– The introduction of the ‘millennial’ railcard for 26-30 year olds

Small business support:

– Business rates re-evaluation once every 3 years not 5
– Business rates to be uprated with CPI instead of RPI from 2018. The measure was brought forward by two years after intense lobbying by the BRC and the CBI
– Keeping VAT threshold for small businesses at £85,000
– New measures to ensure online retail markets are liable for VAT as well as the sellers to ensure better parity with high street traders

National Living Wage:

From April 2018, the National Living Wage (previously the National Minimum Wage) will see the following increases according to age:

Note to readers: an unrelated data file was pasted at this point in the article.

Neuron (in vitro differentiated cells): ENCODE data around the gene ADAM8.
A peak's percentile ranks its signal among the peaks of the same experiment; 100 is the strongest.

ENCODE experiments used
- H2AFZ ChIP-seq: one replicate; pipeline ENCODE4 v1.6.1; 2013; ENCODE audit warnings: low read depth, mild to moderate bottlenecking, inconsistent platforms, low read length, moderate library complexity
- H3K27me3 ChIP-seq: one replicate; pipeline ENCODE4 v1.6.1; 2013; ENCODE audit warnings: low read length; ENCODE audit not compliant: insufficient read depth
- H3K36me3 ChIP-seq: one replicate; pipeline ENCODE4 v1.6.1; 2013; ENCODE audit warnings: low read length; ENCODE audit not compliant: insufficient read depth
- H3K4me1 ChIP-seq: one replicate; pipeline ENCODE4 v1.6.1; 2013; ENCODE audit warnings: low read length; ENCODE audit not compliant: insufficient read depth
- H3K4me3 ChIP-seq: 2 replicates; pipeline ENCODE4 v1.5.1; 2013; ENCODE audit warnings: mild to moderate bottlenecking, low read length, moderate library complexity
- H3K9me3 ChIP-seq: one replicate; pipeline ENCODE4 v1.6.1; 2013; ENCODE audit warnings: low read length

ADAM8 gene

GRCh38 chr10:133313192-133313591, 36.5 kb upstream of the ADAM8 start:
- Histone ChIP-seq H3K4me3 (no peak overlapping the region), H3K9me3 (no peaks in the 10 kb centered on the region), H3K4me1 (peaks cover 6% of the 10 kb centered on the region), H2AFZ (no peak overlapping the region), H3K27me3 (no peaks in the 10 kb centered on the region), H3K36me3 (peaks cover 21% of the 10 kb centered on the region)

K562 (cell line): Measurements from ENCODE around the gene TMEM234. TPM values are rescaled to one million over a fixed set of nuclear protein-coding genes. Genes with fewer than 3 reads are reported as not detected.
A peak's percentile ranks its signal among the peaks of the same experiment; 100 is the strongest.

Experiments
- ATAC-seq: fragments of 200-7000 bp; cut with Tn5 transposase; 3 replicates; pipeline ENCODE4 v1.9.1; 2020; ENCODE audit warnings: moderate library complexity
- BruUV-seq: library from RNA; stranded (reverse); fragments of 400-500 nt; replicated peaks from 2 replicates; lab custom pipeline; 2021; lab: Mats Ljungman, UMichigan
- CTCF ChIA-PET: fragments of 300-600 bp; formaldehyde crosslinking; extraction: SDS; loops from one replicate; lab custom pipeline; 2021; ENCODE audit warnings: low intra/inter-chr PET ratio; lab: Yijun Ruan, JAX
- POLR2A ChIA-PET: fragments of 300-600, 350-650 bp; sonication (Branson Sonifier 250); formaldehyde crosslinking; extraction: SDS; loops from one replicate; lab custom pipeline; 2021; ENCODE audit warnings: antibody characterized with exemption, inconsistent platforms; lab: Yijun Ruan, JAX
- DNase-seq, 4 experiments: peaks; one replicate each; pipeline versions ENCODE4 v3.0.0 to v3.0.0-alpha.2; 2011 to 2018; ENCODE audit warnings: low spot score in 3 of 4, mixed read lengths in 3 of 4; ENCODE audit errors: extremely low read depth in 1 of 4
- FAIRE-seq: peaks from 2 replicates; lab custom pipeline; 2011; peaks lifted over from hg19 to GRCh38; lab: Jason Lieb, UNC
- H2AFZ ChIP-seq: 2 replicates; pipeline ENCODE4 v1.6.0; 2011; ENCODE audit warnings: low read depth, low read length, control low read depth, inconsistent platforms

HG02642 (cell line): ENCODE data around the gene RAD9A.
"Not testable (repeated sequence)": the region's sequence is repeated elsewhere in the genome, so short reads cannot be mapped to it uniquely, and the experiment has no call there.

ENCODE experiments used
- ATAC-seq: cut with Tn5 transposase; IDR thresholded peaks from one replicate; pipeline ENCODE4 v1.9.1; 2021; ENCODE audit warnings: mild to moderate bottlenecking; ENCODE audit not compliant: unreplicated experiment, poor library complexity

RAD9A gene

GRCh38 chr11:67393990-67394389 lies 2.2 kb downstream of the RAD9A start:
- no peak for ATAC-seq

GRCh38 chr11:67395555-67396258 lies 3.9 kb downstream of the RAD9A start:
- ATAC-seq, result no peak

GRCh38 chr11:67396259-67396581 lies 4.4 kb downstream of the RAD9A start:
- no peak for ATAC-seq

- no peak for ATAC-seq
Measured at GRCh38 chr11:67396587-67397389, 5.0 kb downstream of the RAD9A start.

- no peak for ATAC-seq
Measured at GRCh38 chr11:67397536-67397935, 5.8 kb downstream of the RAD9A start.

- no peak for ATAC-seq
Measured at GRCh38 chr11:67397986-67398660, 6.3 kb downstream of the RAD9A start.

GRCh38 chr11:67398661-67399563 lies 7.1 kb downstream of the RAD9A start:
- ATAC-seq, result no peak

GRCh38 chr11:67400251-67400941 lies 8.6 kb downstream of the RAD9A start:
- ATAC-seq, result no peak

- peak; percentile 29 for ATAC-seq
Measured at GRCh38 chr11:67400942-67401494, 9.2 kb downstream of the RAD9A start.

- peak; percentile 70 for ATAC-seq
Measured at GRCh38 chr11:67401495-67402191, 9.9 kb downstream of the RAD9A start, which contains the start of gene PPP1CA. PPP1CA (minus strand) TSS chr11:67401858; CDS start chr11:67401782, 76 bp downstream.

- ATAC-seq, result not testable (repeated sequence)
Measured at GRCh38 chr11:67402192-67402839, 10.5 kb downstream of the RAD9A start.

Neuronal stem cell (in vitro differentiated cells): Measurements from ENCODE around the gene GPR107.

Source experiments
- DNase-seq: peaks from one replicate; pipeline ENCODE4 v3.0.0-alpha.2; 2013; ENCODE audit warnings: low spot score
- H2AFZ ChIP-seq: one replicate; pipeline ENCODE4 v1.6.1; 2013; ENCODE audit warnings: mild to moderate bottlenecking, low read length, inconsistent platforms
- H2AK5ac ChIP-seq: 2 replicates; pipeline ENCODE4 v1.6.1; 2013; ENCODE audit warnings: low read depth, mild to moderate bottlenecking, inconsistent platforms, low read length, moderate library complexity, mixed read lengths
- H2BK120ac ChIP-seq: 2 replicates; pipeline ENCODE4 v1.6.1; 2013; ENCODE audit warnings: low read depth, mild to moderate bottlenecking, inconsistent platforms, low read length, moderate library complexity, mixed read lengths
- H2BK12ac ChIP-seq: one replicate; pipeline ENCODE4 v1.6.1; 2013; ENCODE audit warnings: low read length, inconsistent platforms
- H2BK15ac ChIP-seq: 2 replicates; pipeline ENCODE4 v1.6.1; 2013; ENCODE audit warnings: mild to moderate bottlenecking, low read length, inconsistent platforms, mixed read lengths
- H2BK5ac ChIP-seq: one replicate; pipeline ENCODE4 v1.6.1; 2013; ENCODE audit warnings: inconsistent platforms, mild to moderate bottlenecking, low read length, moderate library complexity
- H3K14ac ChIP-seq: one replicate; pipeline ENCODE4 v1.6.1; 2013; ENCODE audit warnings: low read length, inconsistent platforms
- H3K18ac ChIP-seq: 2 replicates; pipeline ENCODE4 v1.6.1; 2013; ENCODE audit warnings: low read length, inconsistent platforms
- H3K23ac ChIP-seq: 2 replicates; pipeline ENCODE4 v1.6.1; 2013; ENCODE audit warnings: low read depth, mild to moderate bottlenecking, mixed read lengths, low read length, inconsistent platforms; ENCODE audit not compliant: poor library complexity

– Increased rate for 21+ year olds to £7.38 per hour
– Increased rate for 18 to 20 year to £5.90 per hour

Local Government funding and powers:

– London business rates retention pilot scheme – The government has agreed a pilot of 100% business rates retention in London in 2018-19
– Tailored package of support for the Oxford-Milton Keynes Corridor
– Secured a second devolution deal in principle for the West Midlands specifically to address local productivity barriers
– North of Tyne devolution deal – The government has agreed a ‘minded to’ devolution deal with the North of Tyne authorities, which will be subject to the consent of local partners. This will see £600 million of investment in the region over 30 years and create a new mayor elected in 2019 with powers over important economic levers including planning and skills